Sometimes I can sit at my computer and write without ceasing. My brain doesn’t self-censor. My mind doesn’t grow weary. Once in a while a topic moves me—sets my thoughts astir, and then those thoughts set my fingers to typing more and more. I find myself lost in an idea. I write without being self-conscious or self-aware. Words become the strong current of a river carrying me forward. Instead of feeling like a beast of burden, I feel like a productive conduit.
Some days writing is simple. I get consumed by an idea, and it feeds me. I can write for hours at a time without any barriers or shackles around my thinking.
Other days writing feels futile. The task is never truly done. It’s shoveling my car out only to be buried again by a passing plow. I feel like Sisyphus—except my boulder is words, and the blank page is my mountain. Finishing a work requires starting anew. Reaching the end is finding a bare beginning too.
Sometimes writing is like skating on ice—the slightest effort propels me forward and far. Other days it’s like slogging up a muddy hill wearing flip-flops—progress is clumsy and arduous.
Sometimes writing is sitting down to a banquet—a feast of ideas for me to choose from. I feel nourished. My head is full. Other days it’s like looking at a barren landscape or searching for water at the height of a drought. Coming up with a new idea is like harvesting a field during a famine. My mind is dry and empty. It’s a well with no water to offer up.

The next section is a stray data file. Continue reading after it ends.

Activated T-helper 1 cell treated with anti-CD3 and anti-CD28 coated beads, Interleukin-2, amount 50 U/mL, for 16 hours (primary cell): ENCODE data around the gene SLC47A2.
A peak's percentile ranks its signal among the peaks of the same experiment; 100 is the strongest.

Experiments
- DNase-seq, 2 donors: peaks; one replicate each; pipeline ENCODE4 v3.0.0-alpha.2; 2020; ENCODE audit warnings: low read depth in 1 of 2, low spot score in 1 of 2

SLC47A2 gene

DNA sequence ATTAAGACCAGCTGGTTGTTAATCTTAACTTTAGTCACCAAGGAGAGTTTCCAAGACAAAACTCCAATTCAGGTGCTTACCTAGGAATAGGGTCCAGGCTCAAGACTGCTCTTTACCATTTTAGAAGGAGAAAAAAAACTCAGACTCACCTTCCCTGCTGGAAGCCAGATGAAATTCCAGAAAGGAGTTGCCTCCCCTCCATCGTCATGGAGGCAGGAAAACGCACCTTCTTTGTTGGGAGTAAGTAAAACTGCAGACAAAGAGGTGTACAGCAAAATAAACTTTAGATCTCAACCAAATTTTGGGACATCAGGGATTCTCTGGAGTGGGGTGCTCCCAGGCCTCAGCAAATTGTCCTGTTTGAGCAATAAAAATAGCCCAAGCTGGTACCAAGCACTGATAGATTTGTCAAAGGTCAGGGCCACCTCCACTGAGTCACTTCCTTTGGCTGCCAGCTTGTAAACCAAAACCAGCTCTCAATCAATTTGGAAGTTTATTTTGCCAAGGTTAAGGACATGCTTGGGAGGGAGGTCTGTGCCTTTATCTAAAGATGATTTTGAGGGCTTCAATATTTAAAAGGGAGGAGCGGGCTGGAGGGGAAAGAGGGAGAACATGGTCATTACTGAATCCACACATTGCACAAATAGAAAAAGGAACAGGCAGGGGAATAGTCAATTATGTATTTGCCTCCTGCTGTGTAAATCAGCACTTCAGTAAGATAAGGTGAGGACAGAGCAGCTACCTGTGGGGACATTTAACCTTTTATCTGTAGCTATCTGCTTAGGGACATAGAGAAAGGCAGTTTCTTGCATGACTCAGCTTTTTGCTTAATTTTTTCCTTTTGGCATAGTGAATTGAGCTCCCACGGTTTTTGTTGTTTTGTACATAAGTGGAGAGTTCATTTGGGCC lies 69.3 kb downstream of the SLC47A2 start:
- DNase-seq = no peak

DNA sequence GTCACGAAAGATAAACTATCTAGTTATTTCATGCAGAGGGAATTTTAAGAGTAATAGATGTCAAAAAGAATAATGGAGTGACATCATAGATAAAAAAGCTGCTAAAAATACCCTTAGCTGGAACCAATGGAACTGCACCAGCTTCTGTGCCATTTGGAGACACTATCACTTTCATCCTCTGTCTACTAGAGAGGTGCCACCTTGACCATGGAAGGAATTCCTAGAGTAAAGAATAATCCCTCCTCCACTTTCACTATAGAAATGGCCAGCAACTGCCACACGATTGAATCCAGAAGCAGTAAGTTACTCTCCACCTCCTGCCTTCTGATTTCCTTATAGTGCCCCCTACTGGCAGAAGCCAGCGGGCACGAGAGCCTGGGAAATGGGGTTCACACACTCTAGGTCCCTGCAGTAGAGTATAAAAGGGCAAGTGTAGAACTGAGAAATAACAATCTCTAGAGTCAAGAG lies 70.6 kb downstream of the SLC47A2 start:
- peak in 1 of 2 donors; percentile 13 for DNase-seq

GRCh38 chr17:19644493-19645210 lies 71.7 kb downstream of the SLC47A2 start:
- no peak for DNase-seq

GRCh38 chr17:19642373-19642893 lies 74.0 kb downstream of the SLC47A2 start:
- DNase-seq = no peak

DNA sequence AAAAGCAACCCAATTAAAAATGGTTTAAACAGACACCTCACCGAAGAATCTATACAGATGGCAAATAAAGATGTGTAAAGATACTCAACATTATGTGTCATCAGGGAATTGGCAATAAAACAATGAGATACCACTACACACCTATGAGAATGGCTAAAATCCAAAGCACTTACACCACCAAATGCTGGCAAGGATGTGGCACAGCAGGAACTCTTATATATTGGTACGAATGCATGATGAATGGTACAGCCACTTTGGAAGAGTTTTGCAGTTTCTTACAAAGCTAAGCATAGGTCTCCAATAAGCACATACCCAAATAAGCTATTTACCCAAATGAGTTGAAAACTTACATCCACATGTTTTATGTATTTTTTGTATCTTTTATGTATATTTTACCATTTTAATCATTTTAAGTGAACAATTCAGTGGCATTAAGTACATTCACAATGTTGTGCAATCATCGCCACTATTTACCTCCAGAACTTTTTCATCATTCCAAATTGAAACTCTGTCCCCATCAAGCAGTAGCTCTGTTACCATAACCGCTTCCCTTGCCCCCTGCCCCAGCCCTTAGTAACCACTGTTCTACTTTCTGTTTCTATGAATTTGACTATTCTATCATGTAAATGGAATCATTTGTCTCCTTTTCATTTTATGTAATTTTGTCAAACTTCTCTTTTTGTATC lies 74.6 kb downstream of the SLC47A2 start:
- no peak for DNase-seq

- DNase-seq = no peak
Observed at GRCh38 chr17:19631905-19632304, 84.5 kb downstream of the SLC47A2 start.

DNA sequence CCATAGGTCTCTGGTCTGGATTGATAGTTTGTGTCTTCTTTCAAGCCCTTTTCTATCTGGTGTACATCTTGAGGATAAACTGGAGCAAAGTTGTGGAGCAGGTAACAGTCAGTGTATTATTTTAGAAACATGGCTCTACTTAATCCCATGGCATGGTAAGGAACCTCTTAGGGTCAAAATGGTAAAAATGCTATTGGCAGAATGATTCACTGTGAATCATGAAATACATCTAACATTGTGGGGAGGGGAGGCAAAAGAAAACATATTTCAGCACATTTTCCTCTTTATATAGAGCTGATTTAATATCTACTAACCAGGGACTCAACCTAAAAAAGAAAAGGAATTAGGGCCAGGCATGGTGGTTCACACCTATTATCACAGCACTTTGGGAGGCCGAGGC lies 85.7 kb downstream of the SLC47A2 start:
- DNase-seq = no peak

Some days writing draws me in—attracting me like a magnet—luring me closer like the Sirens’ call. Other days I feel repelled; writing is an opposing force.
But whether it’s an endeavor I savor or suffer, whether the words ease or are eked out of me, if I refuse to abandon the effort, my work will produce something . . . eventually.
I like playing with words. I like stretching them out like Silly Putty, molding them like Play-Doh, and assembling them into new formations like Legos.
Words are literary toys to toy with. I can make them dance like marionettes, line them up like dominoes, or turn them for a surprise—not unlike a jack-in-the-box.
Words make amusing playthings. They are lock, key, and door—question, reason, and answer. Writing is like solving an evolving puzzle. The permutations are multifaceted and infinite. No piece is wrong.
Words are an engaging activity. Instead of paints and crayons, I craft images with text and punctuation. Writing can be a game, a daydream, an awakening, or a labor of love. Words can be sharp, translucent, succulent, or soft.
Some wear masks and costumes; I play dress up with words. They can be witty, tender, or severe. They can act on behalf of thought, love, hurt, or anger.
Some words are comforting companions. I hug them close and often like a favorite teddy bear. I played with Barbie dolls when I was younger, but I also wrote plays for them.
Words are the building blocks of my mind—helping me construct and deconstruct life. Bridging the gap between my reality and my dreams. Drawing a line between the intuited and the seen.
Playing with words is serious work, but not so serious that it ceases to be fun. Words can create a character, a family, a landscape, or a universe. Writing is the vehicle (batteries included) that drives my imagination forward.